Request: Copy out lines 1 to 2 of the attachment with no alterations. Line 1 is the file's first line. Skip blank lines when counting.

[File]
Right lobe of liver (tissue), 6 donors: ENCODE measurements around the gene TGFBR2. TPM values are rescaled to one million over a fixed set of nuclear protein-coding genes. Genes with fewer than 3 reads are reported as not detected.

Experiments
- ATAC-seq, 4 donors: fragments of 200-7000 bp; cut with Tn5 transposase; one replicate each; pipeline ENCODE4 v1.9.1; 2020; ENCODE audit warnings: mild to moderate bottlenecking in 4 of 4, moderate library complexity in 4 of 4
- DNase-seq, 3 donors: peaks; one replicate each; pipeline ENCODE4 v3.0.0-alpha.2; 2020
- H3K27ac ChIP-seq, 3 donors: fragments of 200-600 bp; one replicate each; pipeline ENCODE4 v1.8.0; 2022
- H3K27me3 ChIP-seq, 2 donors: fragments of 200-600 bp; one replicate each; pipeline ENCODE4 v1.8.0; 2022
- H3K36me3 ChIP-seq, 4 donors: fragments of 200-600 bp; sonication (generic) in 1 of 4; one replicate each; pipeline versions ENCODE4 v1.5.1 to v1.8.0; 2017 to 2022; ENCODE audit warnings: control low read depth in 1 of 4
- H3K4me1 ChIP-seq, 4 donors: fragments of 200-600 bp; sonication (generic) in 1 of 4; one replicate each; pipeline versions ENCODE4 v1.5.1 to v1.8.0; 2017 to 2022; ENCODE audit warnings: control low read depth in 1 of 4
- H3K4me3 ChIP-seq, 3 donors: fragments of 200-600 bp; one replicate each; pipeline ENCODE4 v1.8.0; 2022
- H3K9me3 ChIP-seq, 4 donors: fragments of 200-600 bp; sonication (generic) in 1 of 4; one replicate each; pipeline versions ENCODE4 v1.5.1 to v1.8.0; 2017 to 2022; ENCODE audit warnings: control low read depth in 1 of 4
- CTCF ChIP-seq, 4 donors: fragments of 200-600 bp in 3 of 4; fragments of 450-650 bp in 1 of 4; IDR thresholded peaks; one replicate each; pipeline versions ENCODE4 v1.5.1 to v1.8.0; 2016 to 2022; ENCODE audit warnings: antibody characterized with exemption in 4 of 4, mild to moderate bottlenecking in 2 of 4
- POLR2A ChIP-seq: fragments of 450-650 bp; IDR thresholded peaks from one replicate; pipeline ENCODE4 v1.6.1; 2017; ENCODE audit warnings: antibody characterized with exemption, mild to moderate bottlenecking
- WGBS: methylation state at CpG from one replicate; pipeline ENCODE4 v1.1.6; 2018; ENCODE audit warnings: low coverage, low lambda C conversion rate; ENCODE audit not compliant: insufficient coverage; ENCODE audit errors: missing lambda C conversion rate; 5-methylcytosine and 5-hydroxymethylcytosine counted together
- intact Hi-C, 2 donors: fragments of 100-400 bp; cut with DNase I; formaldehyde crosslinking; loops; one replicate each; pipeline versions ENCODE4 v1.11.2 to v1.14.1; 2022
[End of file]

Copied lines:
Right lobe of liver (tissue), 6 donors: ENCODE measurements around the gene TGFBR2. TPM values are rescaled to one million over a fixed set of nuclear protein-coding genes. Genes with fewer than 3 reads are reported as not detected.

Experiments